Debt by vegustavo


									                    Financial Terms related to Debt

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Ability to service debts

   • The ability of a firm to make the contractual payments required on a scheduled
   basis over the life of a debt.

Cost of debt

   • Denotes the interest rate paid to bondholders. In the context of valuing firms, if the
   capital is debt, the cost of capital is called the cost of debt (synonymous with "yield").

Cost of long term debt

   • The after tax cost today of raising long-term funds through borrowing.


   • Refers to a relationship which obligates a borrower to pay interest and principal.
   The terms are often in writing and define the relationship. Indentures and mortgage
   notes are common types of these written instruments of indebtedness.                       2|Page

   • Debt is a higher priority claim (in liquidation') compared to equity. These payments
   must be made, otherwise the firm will be subject to court-ordered bankruptcy or
   liquidation. It is also called leverage.

   • Money borrowed.

Debt capacity

   • Ability to borrow. The amount a firm can borrow up to the point where the firm
   value no longer increases.

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Debt capital

   • All long-term borrowing incurred by the firm.

Debt covenants

   • Debt covenants spell out the details of the debt contract. For instance, the level
   and the timing of the promised interest rate and principal payments are explicitly
   stated. The covenants restrict the ability of the borrower to increase the risk of the
   firm after debt is taken on, or drain the assets of the firm. They are also designed to
   provide early warning signals if the health of the firm begins to weaken.

Debt displacement

   • The amount of borrowing that leasing displaces. Firms that do a lot of leasing will
   be forced to cut back on borrowing.

Debt due

   • The sum of bank and other notes payable in 12 months or less, and the portion of
   long term debt payable within a year.

Debt equity ratio

   • Measures the ratio of long-term debt to common equity.

Debt financing

   • Raising money for working capital or for capital expenditures by selling bonds, bills,                      3|Page

   or notes to individual or institutional investors. In return for the money lent, the
   individuals or institutions become creditors and receive a promise to repay principal
   and interest on the debt. The other major way of raising capital is to issue shares of
   stock in a public offering. See also: Equity Financing.

Debt instrument

   • An asset requiring fixed dollar payments, such as a government or corporate bond.

Debt leverage

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   • The amplification in the return earned on equity funds when an investment is
   financed partly with borrowed money.

   • The amplification of the return earned on equity when an investment or firm is
   financed partially with borrowed money.

Debt limit

   • Is the maximum amount of debt which a municipality may issue or incur.

Debt limitation

   • A bond covenant that restricts in some way the firm's ability to incur additional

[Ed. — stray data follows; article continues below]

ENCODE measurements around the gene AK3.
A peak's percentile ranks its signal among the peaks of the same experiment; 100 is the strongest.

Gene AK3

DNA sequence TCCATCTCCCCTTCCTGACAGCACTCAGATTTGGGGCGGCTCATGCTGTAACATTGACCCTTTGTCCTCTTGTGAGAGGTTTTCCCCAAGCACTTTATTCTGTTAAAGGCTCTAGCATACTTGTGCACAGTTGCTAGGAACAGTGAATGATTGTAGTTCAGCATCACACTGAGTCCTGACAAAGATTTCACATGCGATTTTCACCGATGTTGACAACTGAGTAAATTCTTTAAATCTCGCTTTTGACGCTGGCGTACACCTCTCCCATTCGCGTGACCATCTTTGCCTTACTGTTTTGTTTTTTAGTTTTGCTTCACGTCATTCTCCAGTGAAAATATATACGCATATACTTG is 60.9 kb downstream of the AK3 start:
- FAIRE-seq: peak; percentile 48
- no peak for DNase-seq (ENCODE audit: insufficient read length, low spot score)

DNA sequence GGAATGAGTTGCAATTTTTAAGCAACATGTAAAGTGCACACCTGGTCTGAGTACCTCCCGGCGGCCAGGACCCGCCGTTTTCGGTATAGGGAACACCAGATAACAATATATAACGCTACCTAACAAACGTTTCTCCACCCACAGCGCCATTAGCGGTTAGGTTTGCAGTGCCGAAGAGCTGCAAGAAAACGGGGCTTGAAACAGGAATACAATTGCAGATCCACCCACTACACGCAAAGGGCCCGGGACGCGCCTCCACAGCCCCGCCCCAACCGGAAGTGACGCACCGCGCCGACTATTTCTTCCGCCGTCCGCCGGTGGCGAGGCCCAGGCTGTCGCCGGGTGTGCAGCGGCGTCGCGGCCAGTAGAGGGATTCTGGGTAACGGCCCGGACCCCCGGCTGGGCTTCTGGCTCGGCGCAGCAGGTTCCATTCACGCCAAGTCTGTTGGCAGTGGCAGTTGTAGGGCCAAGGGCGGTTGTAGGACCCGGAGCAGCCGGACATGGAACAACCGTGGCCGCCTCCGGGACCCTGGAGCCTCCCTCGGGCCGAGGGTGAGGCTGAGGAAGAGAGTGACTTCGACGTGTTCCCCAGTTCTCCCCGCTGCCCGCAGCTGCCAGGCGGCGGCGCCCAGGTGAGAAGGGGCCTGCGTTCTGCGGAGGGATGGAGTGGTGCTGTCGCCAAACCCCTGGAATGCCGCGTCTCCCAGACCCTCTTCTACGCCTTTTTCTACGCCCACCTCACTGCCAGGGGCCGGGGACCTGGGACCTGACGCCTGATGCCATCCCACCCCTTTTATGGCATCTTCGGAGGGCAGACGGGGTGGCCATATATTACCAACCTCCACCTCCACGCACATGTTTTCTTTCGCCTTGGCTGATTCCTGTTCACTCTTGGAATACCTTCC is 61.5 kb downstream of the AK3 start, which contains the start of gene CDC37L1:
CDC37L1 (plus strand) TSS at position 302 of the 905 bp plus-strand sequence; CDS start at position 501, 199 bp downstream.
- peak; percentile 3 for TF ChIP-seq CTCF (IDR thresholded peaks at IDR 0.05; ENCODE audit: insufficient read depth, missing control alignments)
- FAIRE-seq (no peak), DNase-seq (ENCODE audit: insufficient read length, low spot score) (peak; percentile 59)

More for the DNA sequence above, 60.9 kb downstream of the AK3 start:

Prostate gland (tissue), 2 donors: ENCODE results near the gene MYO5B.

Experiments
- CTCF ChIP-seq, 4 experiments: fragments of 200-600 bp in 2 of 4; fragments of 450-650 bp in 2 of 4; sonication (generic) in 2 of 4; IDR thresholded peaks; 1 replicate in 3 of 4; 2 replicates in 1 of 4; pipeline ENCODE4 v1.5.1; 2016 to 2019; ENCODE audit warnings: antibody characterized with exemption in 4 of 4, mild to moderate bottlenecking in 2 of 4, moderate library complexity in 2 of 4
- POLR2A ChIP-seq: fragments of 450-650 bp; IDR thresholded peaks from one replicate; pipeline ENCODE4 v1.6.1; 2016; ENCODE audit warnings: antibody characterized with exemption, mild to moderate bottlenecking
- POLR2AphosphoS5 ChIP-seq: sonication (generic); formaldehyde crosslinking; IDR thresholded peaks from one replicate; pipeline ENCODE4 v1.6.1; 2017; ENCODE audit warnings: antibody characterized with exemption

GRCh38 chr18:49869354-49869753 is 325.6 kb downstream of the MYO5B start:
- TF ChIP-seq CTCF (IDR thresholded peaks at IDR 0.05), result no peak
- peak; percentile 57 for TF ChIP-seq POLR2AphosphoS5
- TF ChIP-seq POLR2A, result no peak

Debt market

   • The market for trading debt instruments.

Debt ratio

   • Total debt divided by total assets.

   • Measures the proportion of total assets financed by the firm's creditors.

Debt relief

   • Reducing the principal and/or interest payments on LDC loans.

Debt securities                     4|Page

   • IOUs created through loan-type transactions commercial paper, bank CDs, bills,
   bonds, and other instruments.

   • IOUs created through loan-type transactions - commercial paper, bank CDs, bills,
   bonds, and other instruments.

Debt security

   • A security representing a loan by an investor to an issuer such as a corporation,
   municipality, the federal government, or a federal agency. In return for the loan, the
   issuer promises to repay the debt on a specified date and to pay interest.

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Debt service

   • Refers to the yearly obligation of interest and principal payable on a bond issue.
   Sometimes, the term is used collectively to refer to all debts outstanding.

   • The repayment of Interest and Principal of debt.

   • Interest payment plus repayments of principal to creditors, that is, retirement of

Debt service coverage ratio

   • Earnings before interest and income taxes plus one-third rental charges, divided by
   interest expense plus one-third rental charges plus the quantity of principal
   repayments divided by one minus the tax rate.

Debt service parity approach

   • An analysis wherein the alternatives under consideration will provide the firm with
   the exact same schedule of after-tax debt payments (including both interest and

Debt swap

   • A set of transactions (also called a debt-equity swap) in which a firm buys a
   country's dollar bank debt at a discount and swaps this debt with the central bank for                       5|Page

   local currency that it can use to acquire local equity.

Debt to capital ratio

   • The ratio of total debt to total capital ([short + long term debt] / capital). For long-
   term investors, a suggested acceptable percentage is up to 33%. Debt must be
   funded in good times and bad, so a company going through a bad slump has a